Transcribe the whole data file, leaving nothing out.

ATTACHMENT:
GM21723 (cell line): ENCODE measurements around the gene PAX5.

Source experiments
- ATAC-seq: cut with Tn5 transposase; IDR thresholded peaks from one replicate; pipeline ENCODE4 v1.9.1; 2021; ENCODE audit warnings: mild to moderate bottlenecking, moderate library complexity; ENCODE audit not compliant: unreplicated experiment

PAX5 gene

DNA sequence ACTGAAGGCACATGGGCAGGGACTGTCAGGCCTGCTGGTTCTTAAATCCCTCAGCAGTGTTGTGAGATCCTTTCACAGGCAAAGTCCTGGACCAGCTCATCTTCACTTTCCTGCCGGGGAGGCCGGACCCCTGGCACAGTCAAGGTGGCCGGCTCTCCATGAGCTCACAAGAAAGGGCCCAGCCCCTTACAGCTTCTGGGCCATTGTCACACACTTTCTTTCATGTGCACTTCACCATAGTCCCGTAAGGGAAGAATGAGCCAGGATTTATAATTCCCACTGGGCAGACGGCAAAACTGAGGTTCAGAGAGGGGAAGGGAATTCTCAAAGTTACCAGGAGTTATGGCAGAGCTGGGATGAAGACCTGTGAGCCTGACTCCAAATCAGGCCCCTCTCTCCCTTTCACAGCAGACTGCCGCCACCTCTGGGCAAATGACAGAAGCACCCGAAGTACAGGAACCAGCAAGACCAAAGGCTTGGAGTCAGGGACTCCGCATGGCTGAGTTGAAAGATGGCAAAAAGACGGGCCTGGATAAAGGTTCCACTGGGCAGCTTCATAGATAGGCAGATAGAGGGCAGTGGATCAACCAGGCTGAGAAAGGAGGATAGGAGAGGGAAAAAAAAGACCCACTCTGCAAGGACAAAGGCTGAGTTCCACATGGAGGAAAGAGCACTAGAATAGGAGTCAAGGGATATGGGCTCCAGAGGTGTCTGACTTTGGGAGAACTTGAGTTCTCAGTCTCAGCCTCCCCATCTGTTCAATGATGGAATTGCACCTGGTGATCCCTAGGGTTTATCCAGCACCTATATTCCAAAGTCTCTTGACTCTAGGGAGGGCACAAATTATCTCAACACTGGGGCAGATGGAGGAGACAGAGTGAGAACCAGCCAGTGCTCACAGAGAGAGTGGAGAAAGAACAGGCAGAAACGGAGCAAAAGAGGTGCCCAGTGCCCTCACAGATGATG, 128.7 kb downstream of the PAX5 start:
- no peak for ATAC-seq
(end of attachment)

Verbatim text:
GM21723 (cell line): ENCODE measurements around the gene PAX5.

Source experiments
- ATAC-seq: cut with Tn5 transposase; IDR thresholded peaks from one replicate; pipeline ENCODE4 v1.9.1; 2021; ENCODE audit warnings: mild to moderate bottlenecking, moderate library complexity; ENCODE audit not compliant: unreplicated experiment

PAX5 gene

DNA sequence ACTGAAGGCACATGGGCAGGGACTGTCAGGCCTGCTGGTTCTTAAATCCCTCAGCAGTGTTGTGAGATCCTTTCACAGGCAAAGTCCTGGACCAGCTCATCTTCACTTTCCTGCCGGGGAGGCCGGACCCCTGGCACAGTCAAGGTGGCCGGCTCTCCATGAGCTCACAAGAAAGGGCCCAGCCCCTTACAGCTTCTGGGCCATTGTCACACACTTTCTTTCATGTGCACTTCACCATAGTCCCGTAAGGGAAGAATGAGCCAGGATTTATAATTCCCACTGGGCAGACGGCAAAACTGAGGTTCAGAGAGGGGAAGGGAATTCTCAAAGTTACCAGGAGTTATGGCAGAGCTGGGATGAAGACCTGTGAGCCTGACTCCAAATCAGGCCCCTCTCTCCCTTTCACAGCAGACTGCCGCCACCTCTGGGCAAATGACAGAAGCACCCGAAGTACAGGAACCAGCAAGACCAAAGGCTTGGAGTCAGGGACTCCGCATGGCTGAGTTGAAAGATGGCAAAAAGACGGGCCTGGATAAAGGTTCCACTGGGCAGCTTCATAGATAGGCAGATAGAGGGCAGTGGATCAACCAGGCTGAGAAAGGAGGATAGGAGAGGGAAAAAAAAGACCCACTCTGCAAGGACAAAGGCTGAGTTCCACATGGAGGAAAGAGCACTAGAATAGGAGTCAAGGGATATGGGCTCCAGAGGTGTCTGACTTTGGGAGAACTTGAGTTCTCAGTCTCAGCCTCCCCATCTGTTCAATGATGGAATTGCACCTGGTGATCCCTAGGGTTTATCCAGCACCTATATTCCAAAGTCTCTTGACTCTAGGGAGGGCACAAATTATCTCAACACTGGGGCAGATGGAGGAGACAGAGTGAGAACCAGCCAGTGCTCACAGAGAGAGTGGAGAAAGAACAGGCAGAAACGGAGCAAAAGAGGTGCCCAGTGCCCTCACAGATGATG, 128.7 kb downstream of the PAX5 start:
- no peak for ATAC-seq